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Monsters (ELR) vs. dogs (Corvette) in car design

Cadillac ELR/Converj designers faced a much easier assignment than the stylists who were told to design the seventh-generation Corvette. Photo credit: GM

DETROIT -- The Cadillac ELR won an EyesOn Design award this week for Best Production Vehicle.

Congratulations to Cadillac. The ELR is certainly a distinctive-looking vehicle, which keeps essentially all the design elements of the Cadillac Converj concept car.

But I couldn't help thinking when I saw the news that the ELR/Converj designers faced a much easier assignment than the stylists who were told to design the seventh-generation Corvette that was unveiled Sunday as a Stingray.

There's a saying in Japan that it's easier to draw a monster than a dog.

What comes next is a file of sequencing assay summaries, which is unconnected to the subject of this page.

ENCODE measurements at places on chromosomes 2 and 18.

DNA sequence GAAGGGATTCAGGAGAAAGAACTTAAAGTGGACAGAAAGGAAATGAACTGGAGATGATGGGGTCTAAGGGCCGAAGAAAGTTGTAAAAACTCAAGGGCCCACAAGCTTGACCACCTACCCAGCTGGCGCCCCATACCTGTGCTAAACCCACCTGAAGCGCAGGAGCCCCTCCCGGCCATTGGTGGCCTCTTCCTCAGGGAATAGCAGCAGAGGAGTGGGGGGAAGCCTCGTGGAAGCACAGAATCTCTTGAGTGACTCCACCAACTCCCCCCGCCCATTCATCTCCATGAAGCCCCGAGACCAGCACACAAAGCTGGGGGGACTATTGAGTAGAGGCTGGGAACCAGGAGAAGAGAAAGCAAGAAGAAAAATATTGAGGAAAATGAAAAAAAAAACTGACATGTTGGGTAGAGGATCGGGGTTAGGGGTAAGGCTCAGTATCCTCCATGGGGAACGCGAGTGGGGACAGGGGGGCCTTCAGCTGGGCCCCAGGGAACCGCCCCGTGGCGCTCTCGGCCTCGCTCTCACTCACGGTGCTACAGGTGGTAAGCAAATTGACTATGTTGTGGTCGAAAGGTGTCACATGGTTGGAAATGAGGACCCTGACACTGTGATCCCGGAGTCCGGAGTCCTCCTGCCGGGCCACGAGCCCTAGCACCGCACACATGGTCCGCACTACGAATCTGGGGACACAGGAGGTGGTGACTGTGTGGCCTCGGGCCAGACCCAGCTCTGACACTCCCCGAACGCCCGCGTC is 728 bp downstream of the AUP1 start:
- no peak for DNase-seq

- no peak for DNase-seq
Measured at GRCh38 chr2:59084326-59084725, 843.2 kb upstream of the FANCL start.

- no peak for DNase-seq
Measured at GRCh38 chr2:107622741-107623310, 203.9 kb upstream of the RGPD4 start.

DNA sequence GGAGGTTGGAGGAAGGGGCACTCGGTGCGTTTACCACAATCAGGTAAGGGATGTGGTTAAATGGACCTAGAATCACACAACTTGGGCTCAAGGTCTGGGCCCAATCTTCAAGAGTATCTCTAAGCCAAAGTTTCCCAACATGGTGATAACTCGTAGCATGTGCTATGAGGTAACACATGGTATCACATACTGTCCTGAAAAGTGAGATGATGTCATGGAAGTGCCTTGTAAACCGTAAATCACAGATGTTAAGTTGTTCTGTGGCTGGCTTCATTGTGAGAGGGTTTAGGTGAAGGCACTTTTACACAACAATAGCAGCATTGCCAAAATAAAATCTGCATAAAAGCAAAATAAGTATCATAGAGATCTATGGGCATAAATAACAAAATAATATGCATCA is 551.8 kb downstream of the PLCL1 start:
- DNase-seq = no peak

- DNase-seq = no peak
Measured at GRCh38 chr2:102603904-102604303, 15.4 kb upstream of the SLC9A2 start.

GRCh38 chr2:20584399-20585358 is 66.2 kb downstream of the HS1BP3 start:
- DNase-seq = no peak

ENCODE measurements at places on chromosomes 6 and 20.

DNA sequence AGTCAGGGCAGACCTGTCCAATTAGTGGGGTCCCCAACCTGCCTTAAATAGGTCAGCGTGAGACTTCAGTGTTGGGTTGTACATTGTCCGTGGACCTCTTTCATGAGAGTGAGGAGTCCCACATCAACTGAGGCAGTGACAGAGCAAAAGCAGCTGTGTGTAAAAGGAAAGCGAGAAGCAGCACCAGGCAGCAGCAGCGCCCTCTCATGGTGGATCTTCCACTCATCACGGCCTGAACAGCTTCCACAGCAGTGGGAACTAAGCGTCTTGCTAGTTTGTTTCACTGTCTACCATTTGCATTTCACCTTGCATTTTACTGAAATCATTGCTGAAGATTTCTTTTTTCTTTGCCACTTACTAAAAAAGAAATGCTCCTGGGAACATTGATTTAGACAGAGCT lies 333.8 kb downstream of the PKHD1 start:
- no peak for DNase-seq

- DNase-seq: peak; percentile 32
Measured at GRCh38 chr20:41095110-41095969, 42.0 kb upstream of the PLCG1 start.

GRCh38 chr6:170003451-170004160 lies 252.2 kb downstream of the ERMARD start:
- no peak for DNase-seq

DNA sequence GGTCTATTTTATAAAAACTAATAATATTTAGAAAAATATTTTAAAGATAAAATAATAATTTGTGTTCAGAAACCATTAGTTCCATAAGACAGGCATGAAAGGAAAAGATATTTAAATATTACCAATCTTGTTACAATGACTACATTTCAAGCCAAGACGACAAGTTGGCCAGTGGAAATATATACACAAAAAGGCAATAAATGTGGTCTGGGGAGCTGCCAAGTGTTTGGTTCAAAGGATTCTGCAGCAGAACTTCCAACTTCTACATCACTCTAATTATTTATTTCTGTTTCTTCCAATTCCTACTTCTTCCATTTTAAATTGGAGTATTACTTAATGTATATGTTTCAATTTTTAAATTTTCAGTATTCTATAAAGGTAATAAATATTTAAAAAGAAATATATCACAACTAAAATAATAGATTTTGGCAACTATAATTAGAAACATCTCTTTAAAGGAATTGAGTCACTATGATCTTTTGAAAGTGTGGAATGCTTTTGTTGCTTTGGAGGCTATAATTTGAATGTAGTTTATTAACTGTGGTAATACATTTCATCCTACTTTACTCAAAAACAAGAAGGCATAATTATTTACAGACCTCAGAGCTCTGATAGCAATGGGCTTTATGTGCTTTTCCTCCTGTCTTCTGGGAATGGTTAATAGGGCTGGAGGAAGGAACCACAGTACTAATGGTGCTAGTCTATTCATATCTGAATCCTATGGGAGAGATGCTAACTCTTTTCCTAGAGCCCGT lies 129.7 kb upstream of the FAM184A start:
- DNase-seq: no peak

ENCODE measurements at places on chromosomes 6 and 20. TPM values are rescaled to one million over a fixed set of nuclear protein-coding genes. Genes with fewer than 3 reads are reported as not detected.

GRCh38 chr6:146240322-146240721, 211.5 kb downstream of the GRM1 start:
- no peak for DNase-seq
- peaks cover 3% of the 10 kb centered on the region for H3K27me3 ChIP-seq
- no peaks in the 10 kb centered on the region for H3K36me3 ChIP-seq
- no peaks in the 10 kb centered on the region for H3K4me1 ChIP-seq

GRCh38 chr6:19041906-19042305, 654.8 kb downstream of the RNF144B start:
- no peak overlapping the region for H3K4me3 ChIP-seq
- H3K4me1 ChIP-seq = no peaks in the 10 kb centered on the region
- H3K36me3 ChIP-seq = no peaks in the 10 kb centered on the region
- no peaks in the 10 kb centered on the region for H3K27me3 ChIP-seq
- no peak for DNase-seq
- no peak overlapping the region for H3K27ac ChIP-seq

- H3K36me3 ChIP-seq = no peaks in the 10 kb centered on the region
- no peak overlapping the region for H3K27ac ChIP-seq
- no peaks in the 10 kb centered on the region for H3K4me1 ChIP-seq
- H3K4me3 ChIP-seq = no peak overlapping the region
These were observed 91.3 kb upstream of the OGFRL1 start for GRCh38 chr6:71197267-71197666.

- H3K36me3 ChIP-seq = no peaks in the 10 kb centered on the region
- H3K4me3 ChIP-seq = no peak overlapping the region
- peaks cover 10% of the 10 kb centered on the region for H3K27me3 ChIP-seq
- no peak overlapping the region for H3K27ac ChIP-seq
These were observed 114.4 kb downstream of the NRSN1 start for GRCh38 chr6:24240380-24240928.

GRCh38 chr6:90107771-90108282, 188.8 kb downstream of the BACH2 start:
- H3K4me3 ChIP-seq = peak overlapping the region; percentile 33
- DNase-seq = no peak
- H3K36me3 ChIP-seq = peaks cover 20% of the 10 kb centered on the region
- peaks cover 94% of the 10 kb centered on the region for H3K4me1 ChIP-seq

The reason is that nobody knows what a monster looks like, so you can make it look like anything: Predator, Alien, Hannibal Lecter, whatever. But everybody knows what dogs look like, so a sketch of a dog has to look right.

What does a Cadillac plug-in hybrid look like? Could be almost anything. What does a Corvette look like? It has to look like a Corvette, and that's a very specific look.

It's hard to redesign an icon, whether a Corvette, a Porsche, a Rolls Royce or a Harley-Davidson. You have to stay true to its styling, while making it look current.

The stylists who created the 2014 seventh-generation Corvette succeeded, in my view. It doesn't look like a Porsche, a Triumph, a Ferrari or any other performance car. It looks like a Corvette.

Some Automotive News readers commenting on the 2014 Corvette Stingray's design have made it extremely clear that they don't like it. That's just a sign that they care, that they want it to be a beautiful car. But I haven't seen a comment yet that says it looks like an Infiniti.

Will the ELR ever carry that same design cachet? Will we even be talking about it 60 years from now?

There's a reason the word "iconic" isn't used often in describing cars -- but it's always used for Corvette.

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